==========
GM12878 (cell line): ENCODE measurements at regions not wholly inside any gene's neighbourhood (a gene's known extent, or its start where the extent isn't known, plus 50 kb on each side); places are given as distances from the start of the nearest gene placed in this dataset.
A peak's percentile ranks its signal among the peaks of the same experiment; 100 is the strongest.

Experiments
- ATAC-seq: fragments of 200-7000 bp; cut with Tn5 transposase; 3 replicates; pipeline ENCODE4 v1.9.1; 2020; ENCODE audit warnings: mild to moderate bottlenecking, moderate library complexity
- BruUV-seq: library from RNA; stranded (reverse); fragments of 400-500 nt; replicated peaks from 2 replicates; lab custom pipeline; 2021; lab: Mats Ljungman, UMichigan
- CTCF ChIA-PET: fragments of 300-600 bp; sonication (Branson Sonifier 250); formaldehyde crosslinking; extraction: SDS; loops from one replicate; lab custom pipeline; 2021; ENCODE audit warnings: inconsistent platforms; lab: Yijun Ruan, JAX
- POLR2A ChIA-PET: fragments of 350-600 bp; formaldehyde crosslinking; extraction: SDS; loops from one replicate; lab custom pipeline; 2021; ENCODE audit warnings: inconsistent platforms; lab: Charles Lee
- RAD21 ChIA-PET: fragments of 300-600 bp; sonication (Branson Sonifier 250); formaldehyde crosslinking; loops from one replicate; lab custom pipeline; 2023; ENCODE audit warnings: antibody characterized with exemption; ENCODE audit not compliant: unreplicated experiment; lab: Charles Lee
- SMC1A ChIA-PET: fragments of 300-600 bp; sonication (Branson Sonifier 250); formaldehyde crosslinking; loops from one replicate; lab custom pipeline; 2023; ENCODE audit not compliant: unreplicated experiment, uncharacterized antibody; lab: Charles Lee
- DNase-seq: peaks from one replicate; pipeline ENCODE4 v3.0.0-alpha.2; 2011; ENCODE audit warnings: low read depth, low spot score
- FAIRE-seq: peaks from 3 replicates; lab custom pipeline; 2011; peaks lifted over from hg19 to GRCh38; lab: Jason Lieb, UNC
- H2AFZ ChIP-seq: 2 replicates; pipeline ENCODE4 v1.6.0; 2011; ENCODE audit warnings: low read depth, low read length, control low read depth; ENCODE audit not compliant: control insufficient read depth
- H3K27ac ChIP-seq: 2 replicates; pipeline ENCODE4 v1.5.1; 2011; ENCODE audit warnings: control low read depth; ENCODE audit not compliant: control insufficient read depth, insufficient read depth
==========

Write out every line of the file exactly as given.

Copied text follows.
GM12878 (cell line): ENCODE measurements at regions not wholly inside any gene's neighbourhood (a gene's known extent, or its start where the extent isn't known, plus 50 kb on each side); places are given as distances from the start of the nearest gene placed in this dataset.
A peak's percentile ranks its signal among the peaks of the same experiment; 100 is the strongest.

Experiments
- ATAC-seq: fragments of 200-7000 bp; cut with Tn5 transposase; 3 replicates; pipeline ENCODE4 v1.9.1; 2020; ENCODE audit warnings: mild to moderate bottlenecking, moderate library complexity
- BruUV-seq: library from RNA; stranded (reverse); fragments of 400-500 nt; replicated peaks from 2 replicates; lab custom pipeline; 2021; lab: Mats Ljungman, UMichigan
- CTCF ChIA-PET: fragments of 300-600 bp; sonication (Branson Sonifier 250); formaldehyde crosslinking; extraction: SDS; loops from one replicate; lab custom pipeline; 2021; ENCODE audit warnings: inconsistent platforms; lab: Yijun Ruan, JAX
- POLR2A ChIA-PET: fragments of 350-600 bp; formaldehyde crosslinking; extraction: SDS; loops from one replicate; lab custom pipeline; 2021; ENCODE audit warnings: inconsistent platforms; lab: Charles Lee
- RAD21 ChIA-PET: fragments of 300-600 bp; sonication (Branson Sonifier 250); formaldehyde crosslinking; loops from one replicate; lab custom pipeline; 2023; ENCODE audit warnings: antibody characterized with exemption; ENCODE audit not compliant: unreplicated experiment; lab: Charles Lee
- SMC1A ChIA-PET: fragments of 300-600 bp; sonication (Branson Sonifier 250); formaldehyde crosslinking; loops from one replicate; lab custom pipeline; 2023; ENCODE audit not compliant: unreplicated experiment, uncharacterized antibody; lab: Charles Lee
- DNase-seq: peaks from one replicate; pipeline ENCODE4 v3.0.0-alpha.2; 2011; ENCODE audit warnings: low read depth, low spot score
- FAIRE-seq: peaks from 3 replicates; lab custom pipeline; 2011; peaks lifted over from hg19 to GRCh38; lab: Jason Lieb, UNC
- H2AFZ ChIP-seq: 2 replicates; pipeline ENCODE4 v1.6.0; 2011; ENCODE audit warnings: low read depth, low read length, control low read depth; ENCODE audit not compliant: control insufficient read depth
- H3K27ac ChIP-seq: 2 replicates; pipeline ENCODE4 v1.5.1; 2011; ENCODE audit warnings: control low read depth; ENCODE audit not compliant: control insufficient read depth, insufficient read depth